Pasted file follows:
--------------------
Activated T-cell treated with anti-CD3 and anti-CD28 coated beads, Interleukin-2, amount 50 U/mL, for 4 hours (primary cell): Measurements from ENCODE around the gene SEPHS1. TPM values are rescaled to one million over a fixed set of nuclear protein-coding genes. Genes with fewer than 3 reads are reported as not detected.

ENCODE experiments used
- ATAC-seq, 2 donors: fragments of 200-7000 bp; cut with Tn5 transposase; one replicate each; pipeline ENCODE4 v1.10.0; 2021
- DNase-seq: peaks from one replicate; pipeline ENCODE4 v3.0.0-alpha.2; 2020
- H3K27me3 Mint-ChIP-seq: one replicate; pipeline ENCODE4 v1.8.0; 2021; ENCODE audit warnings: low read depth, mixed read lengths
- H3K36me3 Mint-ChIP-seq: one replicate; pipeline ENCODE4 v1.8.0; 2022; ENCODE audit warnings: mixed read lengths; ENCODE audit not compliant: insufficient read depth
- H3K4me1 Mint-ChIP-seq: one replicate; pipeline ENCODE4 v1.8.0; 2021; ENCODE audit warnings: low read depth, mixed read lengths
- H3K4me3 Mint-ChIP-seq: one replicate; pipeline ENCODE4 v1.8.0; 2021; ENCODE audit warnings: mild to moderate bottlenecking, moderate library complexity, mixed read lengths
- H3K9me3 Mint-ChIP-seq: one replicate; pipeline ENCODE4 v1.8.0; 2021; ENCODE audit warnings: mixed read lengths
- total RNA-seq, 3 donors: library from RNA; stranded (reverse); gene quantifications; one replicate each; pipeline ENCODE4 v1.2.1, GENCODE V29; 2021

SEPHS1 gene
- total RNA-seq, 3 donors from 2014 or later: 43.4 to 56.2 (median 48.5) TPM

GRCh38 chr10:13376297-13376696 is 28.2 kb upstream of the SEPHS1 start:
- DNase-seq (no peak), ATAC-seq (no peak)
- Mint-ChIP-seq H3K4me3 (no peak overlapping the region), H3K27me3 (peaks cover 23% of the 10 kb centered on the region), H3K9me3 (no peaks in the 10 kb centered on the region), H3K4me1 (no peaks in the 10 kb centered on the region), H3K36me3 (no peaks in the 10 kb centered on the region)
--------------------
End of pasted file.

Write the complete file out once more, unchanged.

Activated T-cell treated with anti-CD3 and anti-CD28 coated beads, Interleukin-2, amount 50 U/mL, for 4 hours (primary cell): Measurements from ENCODE around the gene SEPHS1. TPM values are rescaled to one million over a fixed set of nuclear protein-coding genes. Genes with fewer than 3 reads are reported as not detected.

ENCODE experiments used
- ATAC-seq, 2 donors: fragments of 200-7000 bp; cut with Tn5 transposase; one replicate each; pipeline ENCODE4 v1.10.0; 2021
- DNase-seq: peaks from one replicate; pipeline ENCODE4 v3.0.0-alpha.2; 2020
- H3K27me3 Mint-ChIP-seq: one replicate; pipeline ENCODE4 v1.8.0; 2021; ENCODE audit warnings: low read depth, mixed read lengths
- H3K36me3 Mint-ChIP-seq: one replicate; pipeline ENCODE4 v1.8.0; 2022; ENCODE audit warnings: mixed read lengths; ENCODE audit not compliant: insufficient read depth
- H3K4me1 Mint-ChIP-seq: one replicate; pipeline ENCODE4 v1.8.0; 2021; ENCODE audit warnings: low read depth, mixed read lengths
- H3K4me3 Mint-ChIP-seq: one replicate; pipeline ENCODE4 v1.8.0; 2021; ENCODE audit warnings: mild to moderate bottlenecking, moderate library complexity, mixed read lengths
- H3K9me3 Mint-ChIP-seq: one replicate; pipeline ENCODE4 v1.8.0; 2021; ENCODE audit warnings: mixed read lengths
- total RNA-seq, 3 donors: library from RNA; stranded (reverse); gene quantifications; one replicate each; pipeline ENCODE4 v1.2.1, GENCODE V29; 2021

SEPHS1 gene
- total RNA-seq, 3 donors from 2014 or later: 43.4 to 56.2 (median 48.5) TPM

GRCh38 chr10:13376297-13376696 is 28.2 kb upstream of the SEPHS1 start:
- DNase-seq (no peak), ATAC-seq (no peak)
- Mint-ChIP-seq H3K4me3 (no peak overlapping the region), H3K27me3 (peaks cover 23% of the 10 kb centered on the region), H3K9me3 (no peaks in the 10 kb centered on the region), H3K4me1 (no peaks in the 10 kb centered on the region), H3K36me3 (no peaks in the 10 kb centered on the region)